Sunday, December 30, 2012

Waxworks (1924) Review

Director: Paul Leni, Leo Birinski
Stars: Emil Jannings, Conrad Veidt, Werner Krauss, William Dieterle
Genre: German Expressionism, Fantasy, Horror

Waxworks is an early anthology film which consists of three stories of ranging genres.

Paul Leni directs, the same man who later went on to direct two great horror classics, The Cat and the Canary and The Man Who Laughs. William Dieterle, who also acts in here, serves as assistant director, he later went on to direct many more films. It's written by Henrik Galeen, who also wrote The Golem and Nosferatu. Alfred Junge was the set decorator, who later worked on many Michael Powell films and even on Hitchcock's original The Man Who Knew Too Much.

Anyway, onto the story. A young poet, played by William Dieterle, accepts a job at a wax museum where he is to write back stories for each of the wax figures.

The first story he writes is for Harun al-Rashid, played wonderfully by Emil Jannings, who you may recognize from more popular films such as Faust, The Last Laugh, The Last Command, The Blue Angel, or Tartuff. It's a nice little tale that involves thievery, adultery, and even a bit of magic. This one definitely falls into the adventure genre and the epic sets definitely reflect that. This first story was also pretty funny at times and even had a hint of slapstick to it. 

Emil Jannings in Waxworks

The second story is about the czar of Russia, Ivan the Terrible, played by one of my favorite actors of the era, Conrad Veidt, who you probably know as Cesare from The Cabinet of Dr. Caligari or from his also great performances in The Hands of Orlac, The Man Who Laughs, The Thief of Bagdad, or his later role as the Major in Casablanca. The story itself of this one was kind of boring at first, it's kind of like a historical film that flirts with horror, but the excellent ending made up for it. The sets and costumes are wonderfully dark and twisted.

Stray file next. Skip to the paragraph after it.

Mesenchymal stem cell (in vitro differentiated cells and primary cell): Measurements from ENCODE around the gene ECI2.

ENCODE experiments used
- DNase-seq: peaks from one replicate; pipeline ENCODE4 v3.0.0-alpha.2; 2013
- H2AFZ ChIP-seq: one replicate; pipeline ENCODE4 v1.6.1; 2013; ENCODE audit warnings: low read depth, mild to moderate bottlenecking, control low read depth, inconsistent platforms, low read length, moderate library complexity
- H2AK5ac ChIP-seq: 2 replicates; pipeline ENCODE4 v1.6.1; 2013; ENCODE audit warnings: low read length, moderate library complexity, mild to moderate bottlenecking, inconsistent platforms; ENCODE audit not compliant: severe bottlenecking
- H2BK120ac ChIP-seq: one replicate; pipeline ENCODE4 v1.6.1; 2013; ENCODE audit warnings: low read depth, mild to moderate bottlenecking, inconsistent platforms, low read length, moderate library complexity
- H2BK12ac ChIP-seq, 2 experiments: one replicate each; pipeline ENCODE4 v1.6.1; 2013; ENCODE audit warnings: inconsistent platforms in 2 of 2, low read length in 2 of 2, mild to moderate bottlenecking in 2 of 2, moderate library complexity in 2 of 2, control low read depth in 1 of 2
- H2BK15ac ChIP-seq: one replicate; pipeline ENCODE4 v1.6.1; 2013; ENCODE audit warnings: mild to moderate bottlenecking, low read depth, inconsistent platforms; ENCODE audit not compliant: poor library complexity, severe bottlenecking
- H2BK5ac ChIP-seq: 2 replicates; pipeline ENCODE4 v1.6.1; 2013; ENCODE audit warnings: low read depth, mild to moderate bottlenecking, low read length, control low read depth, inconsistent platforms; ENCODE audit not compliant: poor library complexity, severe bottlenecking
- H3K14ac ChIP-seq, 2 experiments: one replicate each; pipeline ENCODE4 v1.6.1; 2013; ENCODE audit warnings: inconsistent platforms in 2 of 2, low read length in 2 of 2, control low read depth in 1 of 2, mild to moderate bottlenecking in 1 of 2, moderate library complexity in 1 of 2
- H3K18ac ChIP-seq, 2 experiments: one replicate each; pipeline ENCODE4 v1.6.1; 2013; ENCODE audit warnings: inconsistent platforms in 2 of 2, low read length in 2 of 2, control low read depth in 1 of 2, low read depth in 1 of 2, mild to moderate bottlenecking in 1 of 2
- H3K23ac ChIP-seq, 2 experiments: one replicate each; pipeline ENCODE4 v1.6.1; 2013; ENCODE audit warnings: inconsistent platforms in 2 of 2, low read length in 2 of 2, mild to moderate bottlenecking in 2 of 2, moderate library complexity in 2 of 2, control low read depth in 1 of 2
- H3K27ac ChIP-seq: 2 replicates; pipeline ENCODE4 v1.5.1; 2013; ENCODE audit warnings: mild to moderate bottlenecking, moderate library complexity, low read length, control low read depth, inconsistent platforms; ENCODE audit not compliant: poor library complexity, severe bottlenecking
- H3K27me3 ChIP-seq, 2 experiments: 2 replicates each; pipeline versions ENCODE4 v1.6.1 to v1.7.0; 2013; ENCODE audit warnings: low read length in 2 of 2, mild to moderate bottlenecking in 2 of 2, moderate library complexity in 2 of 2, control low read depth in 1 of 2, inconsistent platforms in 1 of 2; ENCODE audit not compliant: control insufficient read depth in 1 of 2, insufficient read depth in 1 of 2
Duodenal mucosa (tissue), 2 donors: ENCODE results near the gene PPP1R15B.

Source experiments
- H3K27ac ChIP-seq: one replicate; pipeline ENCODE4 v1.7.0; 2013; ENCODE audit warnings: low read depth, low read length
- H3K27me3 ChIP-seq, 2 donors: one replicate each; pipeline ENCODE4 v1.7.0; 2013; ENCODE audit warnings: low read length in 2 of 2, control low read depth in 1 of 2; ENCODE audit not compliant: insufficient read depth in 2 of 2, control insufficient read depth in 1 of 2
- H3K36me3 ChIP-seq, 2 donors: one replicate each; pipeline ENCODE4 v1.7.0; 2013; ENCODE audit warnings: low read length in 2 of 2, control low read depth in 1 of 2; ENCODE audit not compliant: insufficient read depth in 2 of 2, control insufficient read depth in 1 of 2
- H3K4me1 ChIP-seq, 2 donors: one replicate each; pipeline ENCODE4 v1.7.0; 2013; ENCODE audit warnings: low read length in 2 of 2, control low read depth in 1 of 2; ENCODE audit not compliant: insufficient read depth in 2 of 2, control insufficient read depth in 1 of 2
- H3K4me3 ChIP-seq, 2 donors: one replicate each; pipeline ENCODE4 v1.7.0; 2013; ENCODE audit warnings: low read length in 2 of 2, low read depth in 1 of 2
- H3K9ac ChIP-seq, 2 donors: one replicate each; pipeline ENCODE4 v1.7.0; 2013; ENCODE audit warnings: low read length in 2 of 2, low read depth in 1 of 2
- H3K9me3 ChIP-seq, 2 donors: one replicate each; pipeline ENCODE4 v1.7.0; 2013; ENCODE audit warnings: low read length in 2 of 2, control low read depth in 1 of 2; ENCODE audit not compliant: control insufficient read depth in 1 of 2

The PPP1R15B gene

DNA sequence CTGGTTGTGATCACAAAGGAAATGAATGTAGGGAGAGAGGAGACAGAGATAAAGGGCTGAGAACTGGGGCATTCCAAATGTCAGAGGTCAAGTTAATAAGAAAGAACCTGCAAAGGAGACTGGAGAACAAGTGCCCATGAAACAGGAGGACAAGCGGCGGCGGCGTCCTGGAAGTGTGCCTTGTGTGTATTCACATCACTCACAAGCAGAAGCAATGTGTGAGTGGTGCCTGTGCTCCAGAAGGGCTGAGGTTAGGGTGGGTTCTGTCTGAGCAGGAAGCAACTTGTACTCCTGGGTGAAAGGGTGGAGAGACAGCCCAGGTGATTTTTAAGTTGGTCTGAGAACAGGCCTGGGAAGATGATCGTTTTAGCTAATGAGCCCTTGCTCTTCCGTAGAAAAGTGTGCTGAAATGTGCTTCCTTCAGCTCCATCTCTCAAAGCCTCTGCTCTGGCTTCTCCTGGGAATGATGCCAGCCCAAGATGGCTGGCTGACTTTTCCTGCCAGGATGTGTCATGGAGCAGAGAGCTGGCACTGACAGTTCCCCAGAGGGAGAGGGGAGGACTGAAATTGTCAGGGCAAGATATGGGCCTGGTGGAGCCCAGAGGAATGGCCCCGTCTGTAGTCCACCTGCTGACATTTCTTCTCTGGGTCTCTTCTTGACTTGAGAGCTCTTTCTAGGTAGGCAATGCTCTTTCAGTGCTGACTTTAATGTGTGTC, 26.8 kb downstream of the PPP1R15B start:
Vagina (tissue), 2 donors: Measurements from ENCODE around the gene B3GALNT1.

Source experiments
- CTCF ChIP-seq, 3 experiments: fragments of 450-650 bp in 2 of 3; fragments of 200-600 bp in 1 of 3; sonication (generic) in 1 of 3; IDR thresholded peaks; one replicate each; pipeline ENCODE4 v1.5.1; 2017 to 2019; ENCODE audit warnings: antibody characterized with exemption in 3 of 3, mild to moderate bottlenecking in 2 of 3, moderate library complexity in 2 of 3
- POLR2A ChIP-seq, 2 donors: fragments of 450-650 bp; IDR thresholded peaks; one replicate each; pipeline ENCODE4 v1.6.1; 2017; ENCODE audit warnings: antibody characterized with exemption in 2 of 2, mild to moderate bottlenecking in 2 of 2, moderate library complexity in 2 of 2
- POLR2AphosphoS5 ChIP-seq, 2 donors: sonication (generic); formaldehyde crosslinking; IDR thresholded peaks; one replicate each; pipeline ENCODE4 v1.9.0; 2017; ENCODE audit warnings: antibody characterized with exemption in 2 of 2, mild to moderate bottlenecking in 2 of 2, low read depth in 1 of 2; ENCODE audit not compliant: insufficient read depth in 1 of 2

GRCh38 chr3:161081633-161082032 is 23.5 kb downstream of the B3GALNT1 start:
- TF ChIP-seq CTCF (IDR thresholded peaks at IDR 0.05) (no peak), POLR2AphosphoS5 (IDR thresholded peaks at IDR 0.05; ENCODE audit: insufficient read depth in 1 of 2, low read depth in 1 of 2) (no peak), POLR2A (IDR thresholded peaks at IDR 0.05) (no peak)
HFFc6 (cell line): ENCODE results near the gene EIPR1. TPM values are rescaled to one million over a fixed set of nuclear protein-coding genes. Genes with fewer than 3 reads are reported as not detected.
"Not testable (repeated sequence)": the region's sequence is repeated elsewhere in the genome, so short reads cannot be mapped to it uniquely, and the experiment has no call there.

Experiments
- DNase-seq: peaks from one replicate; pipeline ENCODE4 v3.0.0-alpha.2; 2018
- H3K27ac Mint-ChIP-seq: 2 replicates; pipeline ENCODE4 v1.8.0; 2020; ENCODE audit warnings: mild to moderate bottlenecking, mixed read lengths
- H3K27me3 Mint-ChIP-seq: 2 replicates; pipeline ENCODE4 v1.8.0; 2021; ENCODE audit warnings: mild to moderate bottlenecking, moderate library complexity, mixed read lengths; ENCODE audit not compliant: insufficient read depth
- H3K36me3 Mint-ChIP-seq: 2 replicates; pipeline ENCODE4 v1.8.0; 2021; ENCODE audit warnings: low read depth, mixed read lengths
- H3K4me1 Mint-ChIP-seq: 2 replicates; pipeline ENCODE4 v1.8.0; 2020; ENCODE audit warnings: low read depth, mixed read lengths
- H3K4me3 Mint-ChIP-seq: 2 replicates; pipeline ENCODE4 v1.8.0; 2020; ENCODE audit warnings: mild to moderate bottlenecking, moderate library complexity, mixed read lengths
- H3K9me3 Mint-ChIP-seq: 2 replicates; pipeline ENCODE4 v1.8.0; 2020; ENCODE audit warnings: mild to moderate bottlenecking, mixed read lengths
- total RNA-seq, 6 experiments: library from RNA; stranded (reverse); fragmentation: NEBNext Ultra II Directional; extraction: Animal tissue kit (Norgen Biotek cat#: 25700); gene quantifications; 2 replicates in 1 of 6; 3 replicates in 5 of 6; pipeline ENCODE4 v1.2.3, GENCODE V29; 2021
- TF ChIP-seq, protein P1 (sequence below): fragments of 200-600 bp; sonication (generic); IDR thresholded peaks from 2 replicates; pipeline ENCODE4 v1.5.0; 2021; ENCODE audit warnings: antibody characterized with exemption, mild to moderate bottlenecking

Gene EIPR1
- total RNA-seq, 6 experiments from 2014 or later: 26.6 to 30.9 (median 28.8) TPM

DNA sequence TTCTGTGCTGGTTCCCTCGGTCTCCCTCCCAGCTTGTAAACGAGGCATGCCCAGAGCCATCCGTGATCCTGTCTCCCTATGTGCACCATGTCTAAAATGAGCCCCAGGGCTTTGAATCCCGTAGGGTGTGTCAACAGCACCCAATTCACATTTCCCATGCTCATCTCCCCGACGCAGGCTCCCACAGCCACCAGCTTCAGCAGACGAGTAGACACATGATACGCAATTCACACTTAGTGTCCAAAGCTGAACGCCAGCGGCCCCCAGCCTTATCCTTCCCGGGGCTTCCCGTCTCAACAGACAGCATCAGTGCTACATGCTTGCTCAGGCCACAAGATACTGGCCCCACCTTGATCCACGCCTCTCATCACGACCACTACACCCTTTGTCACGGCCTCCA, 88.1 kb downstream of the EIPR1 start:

Conrad Veidt in Waxworks

The third and final story, which is just the poet dreaming, is the most disappointing. It's only five minutes long though so I can't complain much. The poet dreams that he and his girlfriend are being chased by Jack the Ripper...expect the Jack the Ripper is really Spring Heeled Jack. Nothing really happens, he just wakes up and it ends. The sets here are still great, and Jack the Ripper is played by Werner Krauss, who is recognizable as Dr. Caligari from The Cabinet of, and he also co-starred with Emil Jannings in Tartuff. Though his part is very short here, he still does a solid job. This last part just felt very lazy and missed a lot of potential; they had a great character, Jack the Ripper, played by a great actor, in a great setting, but they failed to capitalize on any of that and what could have been amazing ended up being mediocre. 

Waxworks 1924 still

That's really all there is to say about Waxworks. An anthology film that has hints of horror, fantasy, and adventure, with some great talent behind it, though much missed potential. Worth watching for its great visuals and actors. 

3.5/5 stars

Purchase Waxworks on Amazon: DVD - German Horror Classics Collection

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